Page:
Yes I am saying that a relative newcomer like Apple can compete with Intel. Intel may be large, but they are not infallible, after all they made the P4, Itanium and Atom. A key reason AMD cited for moving into ARM servers was that designing an ARM CPU takes far less effort than an equivalent performing x86 one. So the ISA does still matter despite some claiming it no longer does.
    Reply
  • smartypnt4 - Wednesday, September 18, 2013 - link

    My point wasn't that Apple can't compete; far from it. If anything, the A7 shows they can compete for the most part. However, what you suggest is that Apple could theoretically have the same performance as Intel on a full node process larger at half the power. I

    have no illusions that Intel is infallible. Stuff like Larrabee and the underwhelming GPU in Bay Trail prove that they aren't. I just seriously doubt that Apple could beat Intel at its own game. Specifically, in CPU performance, which is an area it's dominated for years. It's possible, but I find it relatively unlikely, especially this early in Apple's lifetime as a chip designer.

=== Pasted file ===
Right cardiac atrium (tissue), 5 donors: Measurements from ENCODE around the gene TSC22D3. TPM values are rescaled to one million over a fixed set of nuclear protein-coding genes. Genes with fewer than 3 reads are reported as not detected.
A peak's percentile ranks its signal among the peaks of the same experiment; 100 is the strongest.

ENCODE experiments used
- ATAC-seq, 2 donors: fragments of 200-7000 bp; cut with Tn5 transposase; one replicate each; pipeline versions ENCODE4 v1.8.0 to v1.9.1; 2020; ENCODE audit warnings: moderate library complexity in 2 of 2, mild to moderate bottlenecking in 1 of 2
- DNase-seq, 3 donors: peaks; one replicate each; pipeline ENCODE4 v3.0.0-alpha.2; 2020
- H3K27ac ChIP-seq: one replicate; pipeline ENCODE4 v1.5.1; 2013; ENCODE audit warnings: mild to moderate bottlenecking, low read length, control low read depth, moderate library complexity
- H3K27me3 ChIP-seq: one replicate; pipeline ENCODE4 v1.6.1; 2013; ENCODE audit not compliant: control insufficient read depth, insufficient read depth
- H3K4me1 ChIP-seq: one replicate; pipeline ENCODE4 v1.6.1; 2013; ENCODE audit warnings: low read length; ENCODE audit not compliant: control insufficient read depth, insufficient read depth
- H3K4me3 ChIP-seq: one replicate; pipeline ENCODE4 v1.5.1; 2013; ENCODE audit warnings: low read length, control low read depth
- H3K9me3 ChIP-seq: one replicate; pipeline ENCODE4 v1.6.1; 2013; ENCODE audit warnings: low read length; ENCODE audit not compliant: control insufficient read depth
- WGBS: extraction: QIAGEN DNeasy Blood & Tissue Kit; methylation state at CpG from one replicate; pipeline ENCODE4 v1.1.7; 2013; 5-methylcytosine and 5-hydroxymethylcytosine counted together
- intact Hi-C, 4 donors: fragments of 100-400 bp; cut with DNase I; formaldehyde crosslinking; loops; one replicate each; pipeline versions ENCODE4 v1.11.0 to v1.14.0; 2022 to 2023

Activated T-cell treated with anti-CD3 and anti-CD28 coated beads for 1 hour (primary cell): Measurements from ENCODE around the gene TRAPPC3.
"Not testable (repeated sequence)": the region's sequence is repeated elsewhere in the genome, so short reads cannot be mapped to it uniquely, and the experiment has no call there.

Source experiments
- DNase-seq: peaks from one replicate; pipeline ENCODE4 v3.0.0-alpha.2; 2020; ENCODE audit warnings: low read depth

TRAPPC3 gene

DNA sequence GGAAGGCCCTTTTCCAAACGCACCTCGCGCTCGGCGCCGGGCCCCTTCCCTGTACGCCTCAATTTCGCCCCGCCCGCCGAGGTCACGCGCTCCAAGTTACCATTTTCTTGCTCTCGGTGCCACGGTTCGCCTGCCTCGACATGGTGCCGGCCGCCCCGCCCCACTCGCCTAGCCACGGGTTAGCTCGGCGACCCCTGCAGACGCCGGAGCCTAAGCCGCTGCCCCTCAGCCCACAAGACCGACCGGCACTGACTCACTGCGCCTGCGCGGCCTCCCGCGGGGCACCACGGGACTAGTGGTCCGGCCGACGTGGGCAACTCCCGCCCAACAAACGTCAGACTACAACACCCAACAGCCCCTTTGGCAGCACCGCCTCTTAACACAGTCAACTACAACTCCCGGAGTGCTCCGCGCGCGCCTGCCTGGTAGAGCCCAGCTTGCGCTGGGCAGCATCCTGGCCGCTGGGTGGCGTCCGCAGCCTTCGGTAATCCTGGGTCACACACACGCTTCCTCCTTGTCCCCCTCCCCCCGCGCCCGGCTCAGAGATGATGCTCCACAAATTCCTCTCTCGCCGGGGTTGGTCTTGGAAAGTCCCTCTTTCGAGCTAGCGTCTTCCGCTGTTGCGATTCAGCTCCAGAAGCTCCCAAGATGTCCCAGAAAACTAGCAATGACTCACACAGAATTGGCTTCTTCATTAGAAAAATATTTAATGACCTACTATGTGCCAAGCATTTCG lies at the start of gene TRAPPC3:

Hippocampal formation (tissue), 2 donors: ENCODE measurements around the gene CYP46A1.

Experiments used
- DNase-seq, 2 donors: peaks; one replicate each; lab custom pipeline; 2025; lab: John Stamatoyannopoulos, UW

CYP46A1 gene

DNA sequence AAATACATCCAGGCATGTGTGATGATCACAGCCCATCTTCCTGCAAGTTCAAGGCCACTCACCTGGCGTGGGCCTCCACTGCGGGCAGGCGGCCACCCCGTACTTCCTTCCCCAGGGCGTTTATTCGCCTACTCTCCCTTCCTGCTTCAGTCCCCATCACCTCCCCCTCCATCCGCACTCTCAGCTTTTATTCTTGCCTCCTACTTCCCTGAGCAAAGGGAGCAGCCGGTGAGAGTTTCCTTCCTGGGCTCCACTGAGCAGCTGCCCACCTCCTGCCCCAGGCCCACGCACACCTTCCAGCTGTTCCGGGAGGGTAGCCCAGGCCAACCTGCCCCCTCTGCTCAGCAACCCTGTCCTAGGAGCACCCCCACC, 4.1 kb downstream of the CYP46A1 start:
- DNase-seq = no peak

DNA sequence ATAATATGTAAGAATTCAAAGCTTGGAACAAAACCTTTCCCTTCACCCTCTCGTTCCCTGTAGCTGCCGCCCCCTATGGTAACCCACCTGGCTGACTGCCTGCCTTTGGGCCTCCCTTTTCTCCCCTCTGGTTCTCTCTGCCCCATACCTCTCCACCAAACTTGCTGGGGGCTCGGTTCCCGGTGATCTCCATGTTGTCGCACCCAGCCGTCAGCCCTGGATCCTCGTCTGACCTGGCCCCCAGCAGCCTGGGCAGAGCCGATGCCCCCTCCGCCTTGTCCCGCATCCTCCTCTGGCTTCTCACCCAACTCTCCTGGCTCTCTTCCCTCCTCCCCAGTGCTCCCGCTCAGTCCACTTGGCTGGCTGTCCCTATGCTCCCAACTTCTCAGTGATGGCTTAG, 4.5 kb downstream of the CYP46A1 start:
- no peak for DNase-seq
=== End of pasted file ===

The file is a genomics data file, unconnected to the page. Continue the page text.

On a different note, after looking at the Geekbench results more, I feel like it's improperly weighted. The massive performance improvement in AES and SHA encryption may be skewing the overall result... I need to dig more in to Geekbench before coming to an actual conclusion. I'm also still not convinced that comparing cross-platform results is actually valid. I'd like to believe it is, but I've always had reservations about it.
    Reply